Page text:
In the 20th century, the slogans written on posters and sung in workers’ demonstrations on city streets expressed their needs, their problems, their struggles. Can the new social spaces on the Internet also give a voice to workers?

72. 1st of may 1945. Leather workers celebrating. Posters say: eternal glory to those who have fallen in the struggle for freedom; long live the great fraternal USSR; long live the 1st of may. 1945. Interactive Museum of Industry, Gabrovo, Bulgaria.

In the 20th century, many self-employed workers in industry-related professions organised themselves into trade unions to coordinate and regulate their activity. With the evolution and change in the industrial landscape of the 21st century, many of these professions have disappeared and new professions have emerged, for example in the creative industries. Today, how important is it for the new self-employed in industry to join?

73. Booklet “Portuguese Federation of Trade Unions of the Pulp, Paper, Printing and Press Industries”. 1978. Teófilo Rego Archive, Casa da Imagem – Manuel Leão Foundation, Vila Nova de Gaia, Portugal.

Freedom of association and the right to organise are fundamental principles proclaiming the right of workers and employers to freely gather and organise to advance and defend their interests and rights.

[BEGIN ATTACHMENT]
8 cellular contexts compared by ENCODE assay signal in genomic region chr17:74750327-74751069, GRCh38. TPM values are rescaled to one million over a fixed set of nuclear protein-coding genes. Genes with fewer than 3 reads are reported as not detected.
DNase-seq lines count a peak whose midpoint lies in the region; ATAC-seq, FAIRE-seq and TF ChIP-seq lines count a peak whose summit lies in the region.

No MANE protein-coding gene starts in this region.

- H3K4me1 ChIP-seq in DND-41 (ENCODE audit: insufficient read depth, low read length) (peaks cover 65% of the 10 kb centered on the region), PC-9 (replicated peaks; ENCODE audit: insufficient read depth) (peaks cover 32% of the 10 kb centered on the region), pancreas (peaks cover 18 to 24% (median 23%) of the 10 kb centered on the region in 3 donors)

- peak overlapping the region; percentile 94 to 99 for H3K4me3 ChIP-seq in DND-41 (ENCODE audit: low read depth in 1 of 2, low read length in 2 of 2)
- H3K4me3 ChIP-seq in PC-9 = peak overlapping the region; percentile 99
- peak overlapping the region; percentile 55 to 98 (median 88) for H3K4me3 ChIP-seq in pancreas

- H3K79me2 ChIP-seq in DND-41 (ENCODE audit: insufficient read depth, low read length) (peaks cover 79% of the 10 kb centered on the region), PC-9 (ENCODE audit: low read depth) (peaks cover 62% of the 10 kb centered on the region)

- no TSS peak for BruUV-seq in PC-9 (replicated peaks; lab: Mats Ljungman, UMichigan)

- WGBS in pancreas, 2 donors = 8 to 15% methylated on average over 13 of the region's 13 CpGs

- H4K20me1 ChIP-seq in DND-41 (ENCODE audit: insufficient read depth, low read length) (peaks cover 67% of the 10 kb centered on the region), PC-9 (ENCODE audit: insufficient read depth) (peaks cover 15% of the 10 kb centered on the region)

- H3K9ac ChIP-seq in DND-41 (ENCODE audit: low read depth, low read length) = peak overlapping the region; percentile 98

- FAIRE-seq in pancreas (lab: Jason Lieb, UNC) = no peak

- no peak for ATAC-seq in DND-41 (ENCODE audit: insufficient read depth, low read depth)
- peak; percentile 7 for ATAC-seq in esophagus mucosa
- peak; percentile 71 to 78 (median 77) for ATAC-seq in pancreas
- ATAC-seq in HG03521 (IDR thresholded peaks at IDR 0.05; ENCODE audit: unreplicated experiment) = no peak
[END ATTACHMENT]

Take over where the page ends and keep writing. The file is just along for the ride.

Workers and employers have the right to create and be part of organisations of their choice which, in turn, can define their constitutions, rules and procedures, elect their representatives, organise their activities, and develop their programmes without the interference of administrative authorities. They can also form and join federations and confederations, expanding their networks at the international level, to promote more global standards of protection.

Under freedom of association, workers also have protection against anti-union discrimination – i.e. cannot be denied a job for being part of a trade union or association, and shall not face any intimidation by employers regarding association with other workers and trade unions.

The freedom of association is of particular importance within the industrial dynamic and sector development, from historical landmarks such as the onset of the Industrial Revolution (leading to the guarantee of basic health standards, work hours and other protections) to current times, with the need to ensure access to employment in the industry sector for women.

Trade unions and workers associations were and still are of paramount importance in the promotion of gender equality at work. Currently, despite women being traditionally underrepresented in the trade union environment and association movements – due to its male-oriented dynamics, gender biases and the lack of family friendly trade union/associations – the proportion of women has been increasing in the latest years, which is seen as a positive trend, in line with many of the EU initiatives and policies.

The EU Charter of Fundamental Rights, reinforces and acknowledges the importance of the freedom of association, the right of collective bargaining, and collective action as being at the heart of the labour laws but also of industrial relations in Europe. The importance of collective bargaining and collective action by women and for women has been focused on as one of the paths to strengthen gender equality and closing gender gaps in the labour market.